While the economy remains tough throughout the Great Lakes State, a growing number of Michigan’s small- and mid-sized businesses are feeling better about their long-term future as they start to see signs of growth.
Additionally, businesses continue to report difficulty in finding qualified applicants to fill the small, but steadily rising, number of new jobs.
The findings come from the semi-annual Future Business Index study, commissioned by Lansing-based Accident Fund Insurance Co. of America and conducted by EPIC-MRA in October 2010. A total of 600 Michigan business owners, operators, officers and managers were interviewed for this survey.
This year’s survey yielded some positive results despite the lingering sluggish economic conditions. The survey showed an uptick in reports of “overall satisfaction” with the economy, moving up five percentage points to 22 percent from the immediately preceding survey reading of 17 percent in January 2010. This is the highest this particular measure has been since November 2006, when the overall satisfaction measure was at 29 percent.
“Many of our Accident Fund customers are small- and mid-sized businesses so it is encouraging to see that Michigan businesses are beginning to see the light at the end of the tunnel,” said Mike Britt, Accident Fund president. “We would like nothing better than to see Michigan businesses grow and prosper. A healthy business climate in Michigan is good for all of us.”
Other positive results from the survey include:
* Six-month business outlook: The survey shows a slight upward trend in the numbers expressing a positive outlook for businesses over the next six months, now at 42 percent, up three percentage points from the January 2010 survey. This number is 14 points higher than the low point in November 2008, when the “positive outlook” total was at 28 percent. This is a very positive sign, as the current numbers reflect a 50 percent improvement over two years.
* Six-month “bottom line” expectations: The number of businesses saying their bottom line will “worsen” over the next six months, with costs taking a larger share of the profits, dropped to 22 percent in the current survey. This is down five percentage points from 27 percent in the January 2010 survey. This is the lowest this measurement has been since November 2006, when it was at 23 percent.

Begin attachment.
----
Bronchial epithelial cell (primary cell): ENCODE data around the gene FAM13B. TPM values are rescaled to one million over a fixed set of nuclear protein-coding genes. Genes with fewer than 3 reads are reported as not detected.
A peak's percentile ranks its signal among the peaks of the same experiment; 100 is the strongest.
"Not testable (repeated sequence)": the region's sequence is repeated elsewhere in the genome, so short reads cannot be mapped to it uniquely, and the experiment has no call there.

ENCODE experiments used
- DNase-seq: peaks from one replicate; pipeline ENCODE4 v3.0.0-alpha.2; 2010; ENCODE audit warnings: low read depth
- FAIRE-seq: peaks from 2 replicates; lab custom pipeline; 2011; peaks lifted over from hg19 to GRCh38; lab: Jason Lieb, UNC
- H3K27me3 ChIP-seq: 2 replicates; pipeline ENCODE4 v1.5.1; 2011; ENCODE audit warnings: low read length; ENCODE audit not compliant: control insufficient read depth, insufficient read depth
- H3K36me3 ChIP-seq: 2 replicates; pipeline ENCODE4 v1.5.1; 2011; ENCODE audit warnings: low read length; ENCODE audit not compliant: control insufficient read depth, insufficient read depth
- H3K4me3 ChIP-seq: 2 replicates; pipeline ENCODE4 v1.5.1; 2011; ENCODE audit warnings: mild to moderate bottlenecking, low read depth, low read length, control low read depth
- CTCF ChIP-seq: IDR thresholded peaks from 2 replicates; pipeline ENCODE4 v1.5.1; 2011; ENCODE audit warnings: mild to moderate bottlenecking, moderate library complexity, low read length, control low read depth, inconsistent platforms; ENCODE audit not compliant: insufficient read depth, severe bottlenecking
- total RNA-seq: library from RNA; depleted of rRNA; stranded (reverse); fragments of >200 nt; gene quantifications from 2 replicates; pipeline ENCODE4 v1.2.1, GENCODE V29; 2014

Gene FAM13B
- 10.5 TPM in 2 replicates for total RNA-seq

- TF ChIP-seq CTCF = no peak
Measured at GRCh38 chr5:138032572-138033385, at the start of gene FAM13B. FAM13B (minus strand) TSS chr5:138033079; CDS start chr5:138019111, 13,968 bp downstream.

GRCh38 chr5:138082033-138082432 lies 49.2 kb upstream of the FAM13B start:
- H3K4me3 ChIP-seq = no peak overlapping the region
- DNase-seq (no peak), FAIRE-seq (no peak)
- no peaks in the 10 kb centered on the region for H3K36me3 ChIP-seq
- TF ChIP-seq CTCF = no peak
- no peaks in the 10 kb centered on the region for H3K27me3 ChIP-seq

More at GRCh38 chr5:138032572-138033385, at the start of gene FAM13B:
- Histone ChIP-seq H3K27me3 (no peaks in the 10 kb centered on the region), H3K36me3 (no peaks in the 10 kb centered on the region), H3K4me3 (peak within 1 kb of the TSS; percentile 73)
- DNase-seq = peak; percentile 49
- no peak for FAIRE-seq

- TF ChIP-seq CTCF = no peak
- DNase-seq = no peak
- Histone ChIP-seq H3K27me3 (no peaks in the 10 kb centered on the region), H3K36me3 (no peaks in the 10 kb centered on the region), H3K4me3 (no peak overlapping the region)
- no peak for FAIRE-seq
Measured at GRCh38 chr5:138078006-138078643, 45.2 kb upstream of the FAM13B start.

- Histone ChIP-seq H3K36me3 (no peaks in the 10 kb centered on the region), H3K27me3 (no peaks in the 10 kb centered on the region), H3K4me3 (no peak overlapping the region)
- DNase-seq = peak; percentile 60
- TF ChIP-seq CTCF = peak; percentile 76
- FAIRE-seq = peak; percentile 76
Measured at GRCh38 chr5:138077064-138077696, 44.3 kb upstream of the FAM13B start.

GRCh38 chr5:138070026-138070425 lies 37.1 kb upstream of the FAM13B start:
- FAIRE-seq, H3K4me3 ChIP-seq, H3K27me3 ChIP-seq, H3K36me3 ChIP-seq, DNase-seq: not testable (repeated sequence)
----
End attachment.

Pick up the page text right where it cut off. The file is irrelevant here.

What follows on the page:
* Hiring and layoffs. The survey shows a small, but steady, increase in the number of new jobs projected to become available in the next six months, along with no expectation of an increase in the number of layoffs. Specifically, 11 percent of businesses said they plan to hire more workers, with just three percent saying they plan on layoffs. Over the past six months, 11 percent of Michigan businesses had new jobs available that went unfilled, with 85 percent of these businesses saying they number one reason the jobs remain unfilled is because there are not enough qualified applicants for the positions.
“Upon reviewing the statewide Future Business Index survey results, I am ecstatic to discover that Michigan’s small businesses are beginning to turn the corner and start on the road to recovery from this long economic recession,” said Chris Holman, long-time small business advocate for the state of Michigan and publisher of the Greater Lansing Business Monthly. “The fact that our hard-working business owners are showing less concern about their economic future and that they will be making new hires over the next six months is a testament to their resiliency and desire to make Michigan great again.”
A summary of the FBI survey is available at http://www.accidentfund.com/media.
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